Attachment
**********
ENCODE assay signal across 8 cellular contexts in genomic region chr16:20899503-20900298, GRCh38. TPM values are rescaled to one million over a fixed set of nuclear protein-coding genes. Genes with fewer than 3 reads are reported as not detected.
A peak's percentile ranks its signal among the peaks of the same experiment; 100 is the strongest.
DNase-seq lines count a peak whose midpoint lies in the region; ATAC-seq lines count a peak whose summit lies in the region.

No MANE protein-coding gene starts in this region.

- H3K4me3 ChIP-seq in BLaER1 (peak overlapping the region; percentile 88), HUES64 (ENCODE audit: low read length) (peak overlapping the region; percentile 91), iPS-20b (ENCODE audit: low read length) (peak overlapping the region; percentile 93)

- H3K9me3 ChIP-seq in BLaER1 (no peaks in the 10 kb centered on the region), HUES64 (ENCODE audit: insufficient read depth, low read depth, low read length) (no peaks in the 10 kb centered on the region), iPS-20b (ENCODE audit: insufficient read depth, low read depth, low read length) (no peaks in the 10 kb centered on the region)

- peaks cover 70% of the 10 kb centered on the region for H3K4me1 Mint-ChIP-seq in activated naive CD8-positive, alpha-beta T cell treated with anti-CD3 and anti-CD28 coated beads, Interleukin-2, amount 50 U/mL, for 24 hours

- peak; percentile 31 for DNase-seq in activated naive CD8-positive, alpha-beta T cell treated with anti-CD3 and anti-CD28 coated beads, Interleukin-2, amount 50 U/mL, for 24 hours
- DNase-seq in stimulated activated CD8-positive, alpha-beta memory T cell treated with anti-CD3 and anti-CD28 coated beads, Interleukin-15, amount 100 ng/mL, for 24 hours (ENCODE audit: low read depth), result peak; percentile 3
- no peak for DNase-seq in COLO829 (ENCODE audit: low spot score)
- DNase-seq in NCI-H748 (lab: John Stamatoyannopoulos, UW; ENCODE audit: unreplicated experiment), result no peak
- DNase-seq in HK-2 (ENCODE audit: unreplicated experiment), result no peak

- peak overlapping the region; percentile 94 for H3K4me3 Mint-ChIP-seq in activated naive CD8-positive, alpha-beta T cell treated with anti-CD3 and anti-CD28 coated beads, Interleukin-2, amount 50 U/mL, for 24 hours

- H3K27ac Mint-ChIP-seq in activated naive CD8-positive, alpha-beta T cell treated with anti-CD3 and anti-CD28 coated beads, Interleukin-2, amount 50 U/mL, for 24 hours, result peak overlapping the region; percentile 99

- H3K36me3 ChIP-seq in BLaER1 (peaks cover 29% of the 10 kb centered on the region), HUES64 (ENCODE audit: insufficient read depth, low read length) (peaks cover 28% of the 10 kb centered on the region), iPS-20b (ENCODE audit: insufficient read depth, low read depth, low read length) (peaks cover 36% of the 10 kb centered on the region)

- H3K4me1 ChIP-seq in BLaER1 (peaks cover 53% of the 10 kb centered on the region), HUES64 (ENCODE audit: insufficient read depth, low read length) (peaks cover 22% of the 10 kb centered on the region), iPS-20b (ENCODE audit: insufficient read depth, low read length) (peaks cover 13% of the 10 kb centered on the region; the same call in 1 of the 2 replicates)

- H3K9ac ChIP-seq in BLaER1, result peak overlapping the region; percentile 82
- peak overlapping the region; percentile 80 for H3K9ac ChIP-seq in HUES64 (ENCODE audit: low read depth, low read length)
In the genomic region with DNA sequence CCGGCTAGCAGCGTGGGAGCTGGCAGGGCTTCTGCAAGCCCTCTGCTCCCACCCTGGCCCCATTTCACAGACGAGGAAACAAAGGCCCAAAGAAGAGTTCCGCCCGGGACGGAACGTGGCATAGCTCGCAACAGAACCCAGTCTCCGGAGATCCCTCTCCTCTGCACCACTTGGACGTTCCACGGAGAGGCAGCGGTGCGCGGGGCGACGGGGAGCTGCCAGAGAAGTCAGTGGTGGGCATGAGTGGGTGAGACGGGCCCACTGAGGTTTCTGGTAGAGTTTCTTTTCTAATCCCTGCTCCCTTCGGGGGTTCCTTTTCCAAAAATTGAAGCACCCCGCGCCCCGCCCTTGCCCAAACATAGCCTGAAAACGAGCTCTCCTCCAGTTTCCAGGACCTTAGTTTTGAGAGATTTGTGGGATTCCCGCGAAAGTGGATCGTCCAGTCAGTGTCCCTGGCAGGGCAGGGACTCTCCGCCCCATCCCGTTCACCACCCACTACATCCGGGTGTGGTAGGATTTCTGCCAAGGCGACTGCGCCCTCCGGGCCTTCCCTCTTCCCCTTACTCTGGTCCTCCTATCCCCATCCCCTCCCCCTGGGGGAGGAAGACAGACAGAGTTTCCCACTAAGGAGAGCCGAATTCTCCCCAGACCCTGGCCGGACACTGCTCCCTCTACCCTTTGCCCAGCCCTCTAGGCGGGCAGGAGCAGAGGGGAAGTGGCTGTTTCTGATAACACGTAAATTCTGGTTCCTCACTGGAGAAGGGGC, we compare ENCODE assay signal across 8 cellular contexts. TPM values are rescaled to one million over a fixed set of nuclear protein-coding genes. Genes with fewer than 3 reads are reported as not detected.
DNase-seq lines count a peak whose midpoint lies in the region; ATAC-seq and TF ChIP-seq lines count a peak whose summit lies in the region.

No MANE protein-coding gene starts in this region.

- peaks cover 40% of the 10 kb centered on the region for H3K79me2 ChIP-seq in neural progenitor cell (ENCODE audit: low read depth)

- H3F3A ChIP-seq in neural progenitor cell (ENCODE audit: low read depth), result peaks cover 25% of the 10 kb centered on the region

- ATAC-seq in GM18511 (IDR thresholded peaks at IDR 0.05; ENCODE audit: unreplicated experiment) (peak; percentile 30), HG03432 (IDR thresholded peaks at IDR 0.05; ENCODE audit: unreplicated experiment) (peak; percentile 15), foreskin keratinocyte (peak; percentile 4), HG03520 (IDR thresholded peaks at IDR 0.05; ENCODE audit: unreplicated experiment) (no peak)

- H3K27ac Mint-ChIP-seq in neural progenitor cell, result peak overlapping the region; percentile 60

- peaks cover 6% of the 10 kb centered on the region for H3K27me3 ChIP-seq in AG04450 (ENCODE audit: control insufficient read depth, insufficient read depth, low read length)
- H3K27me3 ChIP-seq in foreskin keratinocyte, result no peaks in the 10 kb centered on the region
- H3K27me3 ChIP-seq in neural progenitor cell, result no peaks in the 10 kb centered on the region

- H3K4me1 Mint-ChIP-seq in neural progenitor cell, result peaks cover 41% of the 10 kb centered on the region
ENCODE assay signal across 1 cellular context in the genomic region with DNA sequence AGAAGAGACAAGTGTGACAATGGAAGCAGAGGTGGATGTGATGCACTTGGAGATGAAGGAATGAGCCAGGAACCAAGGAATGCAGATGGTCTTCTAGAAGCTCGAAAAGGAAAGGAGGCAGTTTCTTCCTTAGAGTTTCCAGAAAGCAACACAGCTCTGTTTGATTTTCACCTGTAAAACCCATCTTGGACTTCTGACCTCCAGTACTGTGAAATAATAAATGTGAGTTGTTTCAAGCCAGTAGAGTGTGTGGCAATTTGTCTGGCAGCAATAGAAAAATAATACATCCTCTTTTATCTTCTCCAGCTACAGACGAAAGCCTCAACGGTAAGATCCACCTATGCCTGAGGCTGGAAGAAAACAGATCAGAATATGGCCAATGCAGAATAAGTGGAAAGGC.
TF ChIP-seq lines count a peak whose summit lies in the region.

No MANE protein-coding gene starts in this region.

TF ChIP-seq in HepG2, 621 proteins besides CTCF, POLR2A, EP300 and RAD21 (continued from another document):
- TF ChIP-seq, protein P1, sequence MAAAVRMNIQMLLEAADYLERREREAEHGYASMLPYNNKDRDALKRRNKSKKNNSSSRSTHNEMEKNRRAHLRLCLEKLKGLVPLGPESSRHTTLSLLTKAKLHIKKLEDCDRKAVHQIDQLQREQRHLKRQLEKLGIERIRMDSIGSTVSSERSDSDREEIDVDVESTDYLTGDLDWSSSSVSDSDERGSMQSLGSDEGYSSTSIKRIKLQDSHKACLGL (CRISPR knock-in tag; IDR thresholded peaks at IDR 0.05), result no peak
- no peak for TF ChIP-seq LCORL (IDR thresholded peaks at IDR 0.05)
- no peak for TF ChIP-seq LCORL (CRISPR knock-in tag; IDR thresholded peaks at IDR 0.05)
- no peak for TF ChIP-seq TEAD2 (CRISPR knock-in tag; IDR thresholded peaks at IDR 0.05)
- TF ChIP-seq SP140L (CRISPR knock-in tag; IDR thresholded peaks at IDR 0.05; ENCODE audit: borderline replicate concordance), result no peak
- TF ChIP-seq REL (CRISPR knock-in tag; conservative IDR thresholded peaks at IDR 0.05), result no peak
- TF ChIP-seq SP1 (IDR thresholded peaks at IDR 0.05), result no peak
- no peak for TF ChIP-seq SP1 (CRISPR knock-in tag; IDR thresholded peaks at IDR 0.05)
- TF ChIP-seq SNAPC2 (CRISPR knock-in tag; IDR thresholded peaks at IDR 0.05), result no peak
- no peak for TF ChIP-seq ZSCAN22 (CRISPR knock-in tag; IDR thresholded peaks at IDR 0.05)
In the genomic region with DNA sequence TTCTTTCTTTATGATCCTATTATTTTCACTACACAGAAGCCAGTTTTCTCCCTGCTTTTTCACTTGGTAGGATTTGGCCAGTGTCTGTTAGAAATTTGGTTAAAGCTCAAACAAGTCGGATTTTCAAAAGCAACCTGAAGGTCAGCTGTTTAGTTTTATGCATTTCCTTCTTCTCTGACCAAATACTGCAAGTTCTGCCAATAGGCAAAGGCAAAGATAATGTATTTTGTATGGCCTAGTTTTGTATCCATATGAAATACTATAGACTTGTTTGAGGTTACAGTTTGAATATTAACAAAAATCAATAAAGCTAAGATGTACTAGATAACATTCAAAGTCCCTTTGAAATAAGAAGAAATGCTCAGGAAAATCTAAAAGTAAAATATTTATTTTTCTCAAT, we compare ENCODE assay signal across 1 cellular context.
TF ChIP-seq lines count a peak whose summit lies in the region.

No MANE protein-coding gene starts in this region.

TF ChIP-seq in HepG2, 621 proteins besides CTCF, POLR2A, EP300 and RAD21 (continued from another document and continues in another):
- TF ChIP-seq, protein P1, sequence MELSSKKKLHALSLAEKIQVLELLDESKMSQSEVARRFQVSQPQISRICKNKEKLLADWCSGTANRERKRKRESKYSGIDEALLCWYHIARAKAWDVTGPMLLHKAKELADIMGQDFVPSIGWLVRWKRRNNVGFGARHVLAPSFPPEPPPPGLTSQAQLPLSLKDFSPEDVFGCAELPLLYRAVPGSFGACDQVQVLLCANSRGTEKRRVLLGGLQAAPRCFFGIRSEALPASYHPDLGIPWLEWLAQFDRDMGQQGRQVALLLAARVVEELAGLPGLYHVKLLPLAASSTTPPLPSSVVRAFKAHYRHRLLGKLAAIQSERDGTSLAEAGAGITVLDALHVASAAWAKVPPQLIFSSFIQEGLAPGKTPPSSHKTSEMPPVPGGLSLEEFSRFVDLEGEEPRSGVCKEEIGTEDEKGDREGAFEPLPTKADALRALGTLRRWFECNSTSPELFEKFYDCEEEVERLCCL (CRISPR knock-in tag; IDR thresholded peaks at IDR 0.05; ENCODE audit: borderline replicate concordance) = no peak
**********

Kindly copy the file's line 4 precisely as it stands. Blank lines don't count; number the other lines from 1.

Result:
No MANE protein-coding gene starts in this region.